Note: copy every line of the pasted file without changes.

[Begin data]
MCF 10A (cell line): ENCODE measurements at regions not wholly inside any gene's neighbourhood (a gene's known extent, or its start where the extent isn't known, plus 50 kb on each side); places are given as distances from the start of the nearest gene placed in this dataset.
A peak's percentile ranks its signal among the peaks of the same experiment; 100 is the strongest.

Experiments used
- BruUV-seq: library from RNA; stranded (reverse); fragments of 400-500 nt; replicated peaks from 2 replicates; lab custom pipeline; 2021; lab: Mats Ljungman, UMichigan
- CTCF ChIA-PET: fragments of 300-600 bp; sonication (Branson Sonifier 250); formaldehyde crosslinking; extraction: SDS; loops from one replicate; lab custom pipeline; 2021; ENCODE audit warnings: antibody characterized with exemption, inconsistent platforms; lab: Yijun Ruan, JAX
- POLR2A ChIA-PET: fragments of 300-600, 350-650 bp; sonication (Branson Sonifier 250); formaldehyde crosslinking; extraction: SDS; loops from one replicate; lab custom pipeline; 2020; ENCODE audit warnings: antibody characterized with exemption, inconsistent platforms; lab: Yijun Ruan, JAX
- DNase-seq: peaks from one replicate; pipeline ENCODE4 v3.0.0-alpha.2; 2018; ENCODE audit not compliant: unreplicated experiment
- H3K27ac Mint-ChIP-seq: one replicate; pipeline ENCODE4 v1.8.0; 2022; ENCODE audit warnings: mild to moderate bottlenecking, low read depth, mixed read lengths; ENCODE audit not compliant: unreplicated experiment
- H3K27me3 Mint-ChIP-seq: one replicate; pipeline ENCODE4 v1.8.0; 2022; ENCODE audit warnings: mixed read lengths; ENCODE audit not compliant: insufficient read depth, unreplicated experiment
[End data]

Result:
MCF 10A (cell line): ENCODE measurements at regions not wholly inside any gene's neighbourhood (a gene's known extent, or its start where the extent isn't known, plus 50 kb on each side); places are given as distances from the start of the nearest gene placed in this dataset.
A peak's percentile ranks its signal among the peaks of the same experiment; 100 is the strongest.

Experiments used
- BruUV-seq: library from RNA; stranded (reverse); fragments of 400-500 nt; replicated peaks from 2 replicates; lab custom pipeline; 2021; lab: Mats Ljungman, UMichigan
- CTCF ChIA-PET: fragments of 300-600 bp; sonication (Branson Sonifier 250); formaldehyde crosslinking; extraction: SDS; loops from one replicate; lab custom pipeline; 2021; ENCODE audit warnings: antibody characterized with exemption, inconsistent platforms; lab: Yijun Ruan, JAX
- POLR2A ChIA-PET: fragments of 300-600, 350-650 bp; sonication (Branson Sonifier 250); formaldehyde crosslinking; extraction: SDS; loops from one replicate; lab custom pipeline; 2020; ENCODE audit warnings: antibody characterized with exemption, inconsistent platforms; lab: Yijun Ruan, JAX
- DNase-seq: peaks from one replicate; pipeline ENCODE4 v3.0.0-alpha.2; 2018; ENCODE audit not compliant: unreplicated experiment
- H3K27ac Mint-ChIP-seq: one replicate; pipeline ENCODE4 v1.8.0; 2022; ENCODE audit warnings: mild to moderate bottlenecking, low read depth, mixed read lengths; ENCODE audit not compliant: unreplicated experiment
- H3K27me3 Mint-ChIP-seq: one replicate; pipeline ENCODE4 v1.8.0; 2022; ENCODE audit warnings: mixed read lengths; ENCODE audit not compliant: insufficient read depth, unreplicated experiment